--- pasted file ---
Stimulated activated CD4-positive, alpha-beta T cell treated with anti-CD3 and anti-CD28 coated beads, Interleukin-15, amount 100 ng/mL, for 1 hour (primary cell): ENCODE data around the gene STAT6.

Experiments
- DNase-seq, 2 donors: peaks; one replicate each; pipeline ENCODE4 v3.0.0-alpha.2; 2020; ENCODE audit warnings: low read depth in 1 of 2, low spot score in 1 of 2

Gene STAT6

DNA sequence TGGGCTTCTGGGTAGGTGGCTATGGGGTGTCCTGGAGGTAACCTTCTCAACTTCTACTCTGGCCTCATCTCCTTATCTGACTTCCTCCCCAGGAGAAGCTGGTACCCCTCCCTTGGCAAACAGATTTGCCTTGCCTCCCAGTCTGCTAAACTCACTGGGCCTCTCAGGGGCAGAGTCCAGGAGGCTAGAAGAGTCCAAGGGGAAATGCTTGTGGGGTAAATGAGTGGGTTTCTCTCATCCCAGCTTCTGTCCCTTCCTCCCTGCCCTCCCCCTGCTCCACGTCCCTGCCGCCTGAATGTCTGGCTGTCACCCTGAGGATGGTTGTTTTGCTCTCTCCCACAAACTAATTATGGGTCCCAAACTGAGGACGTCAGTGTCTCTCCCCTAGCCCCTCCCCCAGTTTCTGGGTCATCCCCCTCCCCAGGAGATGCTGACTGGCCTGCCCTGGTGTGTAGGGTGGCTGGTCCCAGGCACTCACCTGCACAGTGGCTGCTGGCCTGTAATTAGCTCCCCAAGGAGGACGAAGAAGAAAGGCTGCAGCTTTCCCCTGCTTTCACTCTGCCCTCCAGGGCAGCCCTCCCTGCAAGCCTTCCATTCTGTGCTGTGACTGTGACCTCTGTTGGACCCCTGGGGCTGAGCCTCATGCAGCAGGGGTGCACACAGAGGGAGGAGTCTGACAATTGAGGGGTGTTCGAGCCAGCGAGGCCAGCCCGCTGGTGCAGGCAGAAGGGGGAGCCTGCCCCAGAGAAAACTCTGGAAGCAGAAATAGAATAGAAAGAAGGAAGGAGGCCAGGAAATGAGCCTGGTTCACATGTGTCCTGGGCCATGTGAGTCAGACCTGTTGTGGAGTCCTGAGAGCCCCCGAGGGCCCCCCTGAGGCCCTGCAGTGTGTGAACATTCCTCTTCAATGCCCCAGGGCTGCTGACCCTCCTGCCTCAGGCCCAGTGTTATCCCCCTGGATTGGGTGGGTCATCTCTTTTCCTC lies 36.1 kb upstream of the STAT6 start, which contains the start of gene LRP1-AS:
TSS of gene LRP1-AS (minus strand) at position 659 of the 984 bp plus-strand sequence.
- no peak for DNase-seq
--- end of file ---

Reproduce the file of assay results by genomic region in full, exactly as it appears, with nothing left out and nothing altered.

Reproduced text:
Stimulated activated CD4-positive, alpha-beta T cell treated with anti-CD3 and anti-CD28 coated beads, Interleukin-15, amount 100 ng/mL, for 1 hour (primary cell): ENCODE data around the gene STAT6.

Experiments
- DNase-seq, 2 donors: peaks; one replicate each; pipeline ENCODE4 v3.0.0-alpha.2; 2020; ENCODE audit warnings: low read depth in 1 of 2, low spot score in 1 of 2

Gene STAT6

DNA sequence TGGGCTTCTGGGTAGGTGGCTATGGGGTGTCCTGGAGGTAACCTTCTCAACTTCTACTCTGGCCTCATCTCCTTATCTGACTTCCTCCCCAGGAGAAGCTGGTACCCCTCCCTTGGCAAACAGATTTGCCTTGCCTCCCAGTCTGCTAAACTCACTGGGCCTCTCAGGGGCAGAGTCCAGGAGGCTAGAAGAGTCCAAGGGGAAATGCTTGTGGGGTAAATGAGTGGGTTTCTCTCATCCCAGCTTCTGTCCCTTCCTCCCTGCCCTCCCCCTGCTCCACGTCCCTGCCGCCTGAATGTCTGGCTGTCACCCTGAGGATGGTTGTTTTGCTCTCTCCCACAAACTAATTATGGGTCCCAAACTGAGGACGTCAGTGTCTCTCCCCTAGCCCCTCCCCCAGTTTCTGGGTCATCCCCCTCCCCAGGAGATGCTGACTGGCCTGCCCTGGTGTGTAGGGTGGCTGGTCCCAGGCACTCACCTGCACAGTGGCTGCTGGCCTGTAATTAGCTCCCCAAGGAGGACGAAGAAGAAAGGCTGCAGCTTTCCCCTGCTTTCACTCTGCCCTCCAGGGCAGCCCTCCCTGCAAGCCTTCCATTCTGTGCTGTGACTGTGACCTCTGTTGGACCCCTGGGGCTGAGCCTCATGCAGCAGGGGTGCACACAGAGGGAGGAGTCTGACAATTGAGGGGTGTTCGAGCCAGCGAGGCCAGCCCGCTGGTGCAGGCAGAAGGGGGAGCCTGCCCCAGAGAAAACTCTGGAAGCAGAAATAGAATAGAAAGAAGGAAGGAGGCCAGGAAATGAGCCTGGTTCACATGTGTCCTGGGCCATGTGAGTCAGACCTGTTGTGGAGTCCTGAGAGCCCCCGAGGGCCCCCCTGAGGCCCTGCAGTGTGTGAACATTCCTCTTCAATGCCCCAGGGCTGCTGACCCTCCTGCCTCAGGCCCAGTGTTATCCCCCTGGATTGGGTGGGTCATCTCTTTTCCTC lies 36.1 kb upstream of the STAT6 start, which contains the start of gene LRP1-AS:
TSS of gene LRP1-AS (minus strand) at position 659 of the 984 bp plus-strand sequence.
- no peak for DNase-seq